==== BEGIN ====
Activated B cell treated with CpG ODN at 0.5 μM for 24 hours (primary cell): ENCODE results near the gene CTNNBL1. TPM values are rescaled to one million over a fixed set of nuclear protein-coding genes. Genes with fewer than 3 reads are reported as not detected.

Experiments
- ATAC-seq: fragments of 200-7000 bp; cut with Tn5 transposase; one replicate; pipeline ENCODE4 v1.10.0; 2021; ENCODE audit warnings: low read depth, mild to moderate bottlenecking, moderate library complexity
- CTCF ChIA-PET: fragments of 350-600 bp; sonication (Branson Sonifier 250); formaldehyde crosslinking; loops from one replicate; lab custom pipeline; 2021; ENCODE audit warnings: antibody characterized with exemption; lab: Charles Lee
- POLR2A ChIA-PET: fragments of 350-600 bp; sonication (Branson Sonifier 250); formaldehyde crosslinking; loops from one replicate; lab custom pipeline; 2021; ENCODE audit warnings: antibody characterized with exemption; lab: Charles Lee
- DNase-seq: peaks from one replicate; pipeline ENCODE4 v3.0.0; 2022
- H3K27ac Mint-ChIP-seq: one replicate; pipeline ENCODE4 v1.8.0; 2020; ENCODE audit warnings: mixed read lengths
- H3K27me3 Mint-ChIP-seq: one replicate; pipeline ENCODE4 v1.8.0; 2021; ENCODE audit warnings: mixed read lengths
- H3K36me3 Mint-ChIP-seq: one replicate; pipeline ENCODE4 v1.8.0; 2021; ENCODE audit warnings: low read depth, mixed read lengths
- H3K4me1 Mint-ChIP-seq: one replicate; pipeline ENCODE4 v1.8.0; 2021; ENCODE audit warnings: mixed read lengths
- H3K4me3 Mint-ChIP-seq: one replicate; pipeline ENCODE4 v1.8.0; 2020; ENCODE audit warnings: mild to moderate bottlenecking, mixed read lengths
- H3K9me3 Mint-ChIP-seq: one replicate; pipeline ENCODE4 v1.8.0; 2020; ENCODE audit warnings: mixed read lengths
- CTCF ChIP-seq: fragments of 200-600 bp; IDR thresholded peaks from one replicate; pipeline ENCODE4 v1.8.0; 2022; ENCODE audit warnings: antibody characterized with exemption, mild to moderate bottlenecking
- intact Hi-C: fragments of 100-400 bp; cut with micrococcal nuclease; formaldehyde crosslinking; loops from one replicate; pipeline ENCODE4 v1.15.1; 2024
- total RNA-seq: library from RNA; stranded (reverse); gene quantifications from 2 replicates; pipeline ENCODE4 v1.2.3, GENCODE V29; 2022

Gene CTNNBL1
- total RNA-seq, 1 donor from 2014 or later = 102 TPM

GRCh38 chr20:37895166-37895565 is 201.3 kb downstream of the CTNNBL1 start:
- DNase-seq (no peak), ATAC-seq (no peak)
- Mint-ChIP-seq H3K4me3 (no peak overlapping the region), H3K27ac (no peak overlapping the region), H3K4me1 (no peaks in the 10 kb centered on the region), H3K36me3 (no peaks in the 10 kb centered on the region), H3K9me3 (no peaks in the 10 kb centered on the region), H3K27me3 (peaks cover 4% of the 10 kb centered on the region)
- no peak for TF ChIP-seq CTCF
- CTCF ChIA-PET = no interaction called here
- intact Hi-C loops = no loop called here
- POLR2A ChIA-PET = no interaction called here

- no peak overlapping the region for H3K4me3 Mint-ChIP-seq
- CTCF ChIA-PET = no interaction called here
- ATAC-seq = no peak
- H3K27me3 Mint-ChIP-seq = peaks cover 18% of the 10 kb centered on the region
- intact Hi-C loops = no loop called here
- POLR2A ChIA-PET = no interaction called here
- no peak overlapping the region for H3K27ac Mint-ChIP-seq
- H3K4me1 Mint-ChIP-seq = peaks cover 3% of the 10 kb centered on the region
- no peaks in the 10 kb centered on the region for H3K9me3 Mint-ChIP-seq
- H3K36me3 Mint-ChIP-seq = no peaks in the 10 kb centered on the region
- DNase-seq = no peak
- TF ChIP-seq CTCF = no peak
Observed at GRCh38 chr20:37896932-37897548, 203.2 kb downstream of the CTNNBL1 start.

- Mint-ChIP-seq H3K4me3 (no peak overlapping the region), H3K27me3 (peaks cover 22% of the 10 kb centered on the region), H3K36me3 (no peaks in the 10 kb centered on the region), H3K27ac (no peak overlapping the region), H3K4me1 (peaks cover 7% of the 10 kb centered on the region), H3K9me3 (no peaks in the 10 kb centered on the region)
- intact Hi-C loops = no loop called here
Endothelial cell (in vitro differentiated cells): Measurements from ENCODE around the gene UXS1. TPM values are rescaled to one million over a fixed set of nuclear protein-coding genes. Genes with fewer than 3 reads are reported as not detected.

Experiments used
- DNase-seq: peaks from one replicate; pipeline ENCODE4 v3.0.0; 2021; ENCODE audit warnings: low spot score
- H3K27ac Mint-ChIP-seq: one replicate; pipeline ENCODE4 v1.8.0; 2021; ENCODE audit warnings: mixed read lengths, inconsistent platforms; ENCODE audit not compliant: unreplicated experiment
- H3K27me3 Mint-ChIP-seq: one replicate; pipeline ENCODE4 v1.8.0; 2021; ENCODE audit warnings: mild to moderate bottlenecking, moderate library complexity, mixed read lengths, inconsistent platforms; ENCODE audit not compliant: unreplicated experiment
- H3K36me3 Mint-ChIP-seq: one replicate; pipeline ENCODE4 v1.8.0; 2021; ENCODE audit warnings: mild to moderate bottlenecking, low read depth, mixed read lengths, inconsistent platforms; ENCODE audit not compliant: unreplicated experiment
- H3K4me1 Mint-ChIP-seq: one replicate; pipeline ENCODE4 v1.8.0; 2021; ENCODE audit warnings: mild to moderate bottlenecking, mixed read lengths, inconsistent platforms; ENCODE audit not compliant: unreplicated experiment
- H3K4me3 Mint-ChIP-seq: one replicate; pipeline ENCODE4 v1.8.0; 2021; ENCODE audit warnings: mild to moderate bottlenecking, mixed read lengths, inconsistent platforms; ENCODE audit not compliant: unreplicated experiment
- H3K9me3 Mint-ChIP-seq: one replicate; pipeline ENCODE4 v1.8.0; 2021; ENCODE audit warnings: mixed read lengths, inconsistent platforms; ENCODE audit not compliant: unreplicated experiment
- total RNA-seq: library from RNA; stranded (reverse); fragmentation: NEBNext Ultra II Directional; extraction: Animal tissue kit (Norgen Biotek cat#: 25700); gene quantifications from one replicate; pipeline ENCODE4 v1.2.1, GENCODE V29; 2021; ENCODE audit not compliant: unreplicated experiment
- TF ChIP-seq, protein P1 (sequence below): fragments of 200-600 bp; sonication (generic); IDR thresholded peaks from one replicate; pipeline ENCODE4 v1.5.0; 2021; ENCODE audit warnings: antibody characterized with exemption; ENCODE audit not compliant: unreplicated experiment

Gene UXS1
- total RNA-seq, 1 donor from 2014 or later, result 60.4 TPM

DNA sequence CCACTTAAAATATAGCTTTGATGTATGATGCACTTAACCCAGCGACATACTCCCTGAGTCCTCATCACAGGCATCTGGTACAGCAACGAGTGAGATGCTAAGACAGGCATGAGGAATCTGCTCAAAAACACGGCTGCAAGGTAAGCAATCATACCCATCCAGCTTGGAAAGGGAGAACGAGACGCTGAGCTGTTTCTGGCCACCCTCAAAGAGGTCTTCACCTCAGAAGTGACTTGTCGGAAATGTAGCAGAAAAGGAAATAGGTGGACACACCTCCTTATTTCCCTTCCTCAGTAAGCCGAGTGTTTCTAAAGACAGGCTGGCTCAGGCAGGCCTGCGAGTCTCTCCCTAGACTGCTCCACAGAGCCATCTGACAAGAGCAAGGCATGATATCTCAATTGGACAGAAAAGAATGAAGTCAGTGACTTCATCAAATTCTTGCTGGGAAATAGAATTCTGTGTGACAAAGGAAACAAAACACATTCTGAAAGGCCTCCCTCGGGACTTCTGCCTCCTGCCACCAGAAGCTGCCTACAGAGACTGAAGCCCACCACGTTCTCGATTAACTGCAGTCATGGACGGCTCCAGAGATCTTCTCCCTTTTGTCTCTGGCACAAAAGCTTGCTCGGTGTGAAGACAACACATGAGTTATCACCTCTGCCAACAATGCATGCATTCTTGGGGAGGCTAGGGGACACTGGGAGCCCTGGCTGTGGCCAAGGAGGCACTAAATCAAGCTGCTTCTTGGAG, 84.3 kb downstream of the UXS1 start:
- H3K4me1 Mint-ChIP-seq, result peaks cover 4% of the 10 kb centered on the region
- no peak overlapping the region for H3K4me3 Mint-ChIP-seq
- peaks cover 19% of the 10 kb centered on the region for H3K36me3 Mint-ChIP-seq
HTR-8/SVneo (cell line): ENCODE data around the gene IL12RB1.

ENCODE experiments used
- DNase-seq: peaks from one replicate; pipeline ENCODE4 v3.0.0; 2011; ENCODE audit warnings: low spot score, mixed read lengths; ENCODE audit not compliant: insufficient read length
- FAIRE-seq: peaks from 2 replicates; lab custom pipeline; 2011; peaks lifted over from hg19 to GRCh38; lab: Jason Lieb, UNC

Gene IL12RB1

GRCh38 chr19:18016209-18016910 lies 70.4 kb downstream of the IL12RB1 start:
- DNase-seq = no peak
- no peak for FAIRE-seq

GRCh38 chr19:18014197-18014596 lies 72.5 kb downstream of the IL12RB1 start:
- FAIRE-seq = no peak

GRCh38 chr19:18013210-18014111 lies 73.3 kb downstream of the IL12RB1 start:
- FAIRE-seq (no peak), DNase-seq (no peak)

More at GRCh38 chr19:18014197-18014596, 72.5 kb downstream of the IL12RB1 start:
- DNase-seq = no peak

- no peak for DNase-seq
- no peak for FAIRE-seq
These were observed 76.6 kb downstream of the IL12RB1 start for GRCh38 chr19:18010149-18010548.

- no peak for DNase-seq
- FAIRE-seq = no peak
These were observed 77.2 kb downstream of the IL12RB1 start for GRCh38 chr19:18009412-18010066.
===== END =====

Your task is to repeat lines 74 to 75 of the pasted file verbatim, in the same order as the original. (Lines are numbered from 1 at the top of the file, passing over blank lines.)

- no peak for DNase-seq
- FAIRE-seq = no peak